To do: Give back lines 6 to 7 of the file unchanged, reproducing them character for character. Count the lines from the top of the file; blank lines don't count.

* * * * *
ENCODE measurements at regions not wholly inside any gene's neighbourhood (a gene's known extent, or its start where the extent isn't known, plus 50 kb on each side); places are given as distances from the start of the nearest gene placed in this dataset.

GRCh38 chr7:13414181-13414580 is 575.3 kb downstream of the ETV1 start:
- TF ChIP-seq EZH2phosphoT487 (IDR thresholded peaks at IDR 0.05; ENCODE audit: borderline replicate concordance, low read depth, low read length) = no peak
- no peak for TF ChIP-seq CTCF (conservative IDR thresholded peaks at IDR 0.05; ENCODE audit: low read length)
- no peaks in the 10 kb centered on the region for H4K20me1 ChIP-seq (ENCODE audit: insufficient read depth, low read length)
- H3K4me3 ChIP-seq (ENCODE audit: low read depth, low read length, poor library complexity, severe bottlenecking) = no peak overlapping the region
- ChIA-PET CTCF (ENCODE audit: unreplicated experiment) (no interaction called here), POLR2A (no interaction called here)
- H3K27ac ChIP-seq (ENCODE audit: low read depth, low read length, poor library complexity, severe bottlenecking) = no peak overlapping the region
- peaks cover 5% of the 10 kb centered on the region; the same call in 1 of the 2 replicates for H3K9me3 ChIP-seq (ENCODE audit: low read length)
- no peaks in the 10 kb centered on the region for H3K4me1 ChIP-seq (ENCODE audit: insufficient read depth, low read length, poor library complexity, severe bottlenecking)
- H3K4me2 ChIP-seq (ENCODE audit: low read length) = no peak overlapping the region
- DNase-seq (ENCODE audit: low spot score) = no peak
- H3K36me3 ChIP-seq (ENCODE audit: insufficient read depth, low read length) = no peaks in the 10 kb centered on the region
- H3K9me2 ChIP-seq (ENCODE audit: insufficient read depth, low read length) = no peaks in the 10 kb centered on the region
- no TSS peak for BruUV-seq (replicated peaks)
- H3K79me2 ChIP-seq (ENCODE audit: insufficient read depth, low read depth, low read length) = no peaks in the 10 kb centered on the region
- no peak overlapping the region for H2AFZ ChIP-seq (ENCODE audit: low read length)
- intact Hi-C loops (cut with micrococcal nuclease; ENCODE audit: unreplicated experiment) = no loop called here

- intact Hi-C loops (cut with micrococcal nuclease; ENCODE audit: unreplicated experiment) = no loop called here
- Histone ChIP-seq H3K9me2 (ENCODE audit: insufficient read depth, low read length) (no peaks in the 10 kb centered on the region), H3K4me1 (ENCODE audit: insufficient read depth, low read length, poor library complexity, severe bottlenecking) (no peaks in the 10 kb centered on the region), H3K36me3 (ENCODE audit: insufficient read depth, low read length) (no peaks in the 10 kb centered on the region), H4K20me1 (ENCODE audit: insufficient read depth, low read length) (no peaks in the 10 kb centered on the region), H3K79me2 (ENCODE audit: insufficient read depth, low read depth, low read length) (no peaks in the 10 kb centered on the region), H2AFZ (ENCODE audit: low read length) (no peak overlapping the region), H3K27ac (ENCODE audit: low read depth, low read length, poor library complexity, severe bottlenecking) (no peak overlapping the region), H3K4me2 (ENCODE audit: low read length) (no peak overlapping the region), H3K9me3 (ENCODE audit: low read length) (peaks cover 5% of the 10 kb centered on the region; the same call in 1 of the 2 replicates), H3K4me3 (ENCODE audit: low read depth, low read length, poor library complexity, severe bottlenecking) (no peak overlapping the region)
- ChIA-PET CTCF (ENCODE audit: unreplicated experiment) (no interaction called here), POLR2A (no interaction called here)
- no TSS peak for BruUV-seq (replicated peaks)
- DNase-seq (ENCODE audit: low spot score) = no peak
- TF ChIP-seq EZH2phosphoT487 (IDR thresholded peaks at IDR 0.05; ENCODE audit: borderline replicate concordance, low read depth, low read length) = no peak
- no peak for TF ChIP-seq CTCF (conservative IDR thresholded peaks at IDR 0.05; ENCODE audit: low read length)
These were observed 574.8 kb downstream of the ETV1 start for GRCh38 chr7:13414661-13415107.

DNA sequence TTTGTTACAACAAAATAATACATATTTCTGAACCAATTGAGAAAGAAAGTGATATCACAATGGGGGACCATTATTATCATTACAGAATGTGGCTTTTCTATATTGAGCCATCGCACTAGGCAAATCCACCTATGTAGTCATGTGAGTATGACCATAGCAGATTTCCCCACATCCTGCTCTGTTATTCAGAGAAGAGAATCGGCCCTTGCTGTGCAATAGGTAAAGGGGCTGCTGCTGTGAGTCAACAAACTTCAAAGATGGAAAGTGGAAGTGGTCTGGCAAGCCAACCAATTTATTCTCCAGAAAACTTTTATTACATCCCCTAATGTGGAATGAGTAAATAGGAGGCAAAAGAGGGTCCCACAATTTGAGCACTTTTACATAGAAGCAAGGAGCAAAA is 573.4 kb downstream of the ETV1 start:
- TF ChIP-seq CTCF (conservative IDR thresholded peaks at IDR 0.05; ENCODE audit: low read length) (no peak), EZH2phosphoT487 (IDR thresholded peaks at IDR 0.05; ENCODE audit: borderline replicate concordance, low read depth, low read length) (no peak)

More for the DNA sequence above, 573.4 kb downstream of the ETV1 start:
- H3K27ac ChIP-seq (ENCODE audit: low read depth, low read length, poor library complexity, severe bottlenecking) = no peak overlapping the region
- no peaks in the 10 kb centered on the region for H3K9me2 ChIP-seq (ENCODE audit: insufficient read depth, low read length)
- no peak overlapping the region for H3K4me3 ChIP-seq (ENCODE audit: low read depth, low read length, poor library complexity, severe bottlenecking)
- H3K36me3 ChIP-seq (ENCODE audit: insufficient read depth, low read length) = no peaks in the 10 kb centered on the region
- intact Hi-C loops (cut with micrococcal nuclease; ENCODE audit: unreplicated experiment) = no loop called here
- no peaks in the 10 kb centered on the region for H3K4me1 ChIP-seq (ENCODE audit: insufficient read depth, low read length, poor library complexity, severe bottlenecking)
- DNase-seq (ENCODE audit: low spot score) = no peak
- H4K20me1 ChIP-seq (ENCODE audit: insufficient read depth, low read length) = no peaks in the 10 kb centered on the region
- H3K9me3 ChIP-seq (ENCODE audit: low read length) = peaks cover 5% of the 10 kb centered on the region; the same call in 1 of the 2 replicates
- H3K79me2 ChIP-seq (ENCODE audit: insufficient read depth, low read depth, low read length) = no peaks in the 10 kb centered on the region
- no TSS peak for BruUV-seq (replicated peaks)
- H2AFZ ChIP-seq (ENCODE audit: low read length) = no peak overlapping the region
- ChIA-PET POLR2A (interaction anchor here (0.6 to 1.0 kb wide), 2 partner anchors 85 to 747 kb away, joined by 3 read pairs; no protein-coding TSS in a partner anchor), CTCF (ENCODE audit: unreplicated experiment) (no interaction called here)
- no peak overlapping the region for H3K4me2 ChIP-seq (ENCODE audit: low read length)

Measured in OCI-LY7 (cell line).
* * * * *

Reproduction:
- H3K4me3 ChIP-seq (ENCODE audit: low read depth, low read length, poor library complexity, severe bottlenecking) = no peak overlapping the region
- ChIA-PET CTCF (ENCODE audit: unreplicated experiment) (no interaction called here), POLR2A (no interaction called here)